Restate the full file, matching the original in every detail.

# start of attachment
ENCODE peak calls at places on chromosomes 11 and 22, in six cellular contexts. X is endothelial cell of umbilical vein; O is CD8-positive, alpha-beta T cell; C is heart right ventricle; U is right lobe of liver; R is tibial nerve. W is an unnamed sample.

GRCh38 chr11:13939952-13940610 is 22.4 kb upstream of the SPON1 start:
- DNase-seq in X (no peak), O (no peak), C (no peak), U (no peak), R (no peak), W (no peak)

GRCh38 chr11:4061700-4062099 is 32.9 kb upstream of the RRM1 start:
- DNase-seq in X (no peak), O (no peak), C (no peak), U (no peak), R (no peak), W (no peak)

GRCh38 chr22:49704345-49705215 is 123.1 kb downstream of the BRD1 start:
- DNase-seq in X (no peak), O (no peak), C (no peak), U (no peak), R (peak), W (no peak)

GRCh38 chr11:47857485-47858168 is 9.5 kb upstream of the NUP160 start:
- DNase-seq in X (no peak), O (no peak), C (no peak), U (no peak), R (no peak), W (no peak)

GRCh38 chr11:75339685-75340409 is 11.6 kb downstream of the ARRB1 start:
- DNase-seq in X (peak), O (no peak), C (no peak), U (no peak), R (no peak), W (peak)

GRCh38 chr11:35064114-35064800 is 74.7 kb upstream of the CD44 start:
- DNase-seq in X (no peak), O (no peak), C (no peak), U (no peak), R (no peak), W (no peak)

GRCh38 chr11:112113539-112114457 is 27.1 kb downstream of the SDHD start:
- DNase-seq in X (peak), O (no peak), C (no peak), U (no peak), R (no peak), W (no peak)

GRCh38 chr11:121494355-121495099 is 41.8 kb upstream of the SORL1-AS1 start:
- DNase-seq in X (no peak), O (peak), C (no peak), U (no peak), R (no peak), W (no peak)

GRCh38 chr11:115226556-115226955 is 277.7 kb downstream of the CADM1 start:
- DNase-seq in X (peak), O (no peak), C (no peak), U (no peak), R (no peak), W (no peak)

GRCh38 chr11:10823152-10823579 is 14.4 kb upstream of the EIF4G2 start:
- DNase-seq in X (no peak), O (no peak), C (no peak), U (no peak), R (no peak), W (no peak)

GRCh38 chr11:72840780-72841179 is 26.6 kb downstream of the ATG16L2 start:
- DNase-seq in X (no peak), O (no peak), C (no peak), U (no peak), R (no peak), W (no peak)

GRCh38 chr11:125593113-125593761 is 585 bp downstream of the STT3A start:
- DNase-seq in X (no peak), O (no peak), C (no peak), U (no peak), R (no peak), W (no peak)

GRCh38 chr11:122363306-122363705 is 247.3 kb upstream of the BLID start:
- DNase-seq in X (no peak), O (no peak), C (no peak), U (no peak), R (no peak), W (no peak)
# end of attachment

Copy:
ENCODE peak calls at places on chromosomes 11 and 22, in six cellular contexts. X is endothelial cell of umbilical vein; O is CD8-positive, alpha-beta T cell; C is heart right ventricle; U is right lobe of liver; R is tibial nerve. W is an unnamed sample.

GRCh38 chr11:13939952-13940610 is 22.4 kb upstream of the SPON1 start:
- DNase-seq in X (no peak), O (no peak), C (no peak), U (no peak), R (no peak), W (no peak)

GRCh38 chr11:4061700-4062099 is 32.9 kb upstream of the RRM1 start:
- DNase-seq in X (no peak), O (no peak), C (no peak), U (no peak), R (no peak), W (no peak)

GRCh38 chr22:49704345-49705215 is 123.1 kb downstream of the BRD1 start:
- DNase-seq in X (no peak), O (no peak), C (no peak), U (no peak), R (peak), W (no peak)

GRCh38 chr11:47857485-47858168 is 9.5 kb upstream of the NUP160 start:
- DNase-seq in X (no peak), O (no peak), C (no peak), U (no peak), R (no peak), W (no peak)

GRCh38 chr11:75339685-75340409 is 11.6 kb downstream of the ARRB1 start:
- DNase-seq in X (peak), O (no peak), C (no peak), U (no peak), R (no peak), W (peak)

GRCh38 chr11:35064114-35064800 is 74.7 kb upstream of the CD44 start:
- DNase-seq in X (no peak), O (no peak), C (no peak), U (no peak), R (no peak), W (no peak)

GRCh38 chr11:112113539-112114457 is 27.1 kb downstream of the SDHD start:
- DNase-seq in X (peak), O (no peak), C (no peak), U (no peak), R (no peak), W (no peak)

GRCh38 chr11:121494355-121495099 is 41.8 kb upstream of the SORL1-AS1 start:
- DNase-seq in X (no peak), O (peak), C (no peak), U (no peak), R (no peak), W (no peak)

GRCh38 chr11:115226556-115226955 is 277.7 kb downstream of the CADM1 start:
- DNase-seq in X (peak), O (no peak), C (no peak), U (no peak), R (no peak), W (no peak)

GRCh38 chr11:10823152-10823579 is 14.4 kb upstream of the EIF4G2 start:
- DNase-seq in X (no peak), O (no peak), C (no peak), U (no peak), R (no peak), W (no peak)

GRCh38 chr11:72840780-72841179 is 26.6 kb downstream of the ATG16L2 start:
- DNase-seq in X (no peak), O (no peak), C (no peak), U (no peak), R (no peak), W (no peak)

GRCh38 chr11:125593113-125593761 is 585 bp downstream of the STT3A start:
- DNase-seq in X (no peak), O (no peak), C (no peak), U (no peak), R (no peak), W (no peak)

GRCh38 chr11:122363306-122363705 is 247.3 kb upstream of the BLID start:
- DNase-seq in X (no peak), O (no peak), C (no peak), U (no peak), R (no peak), W (no peak)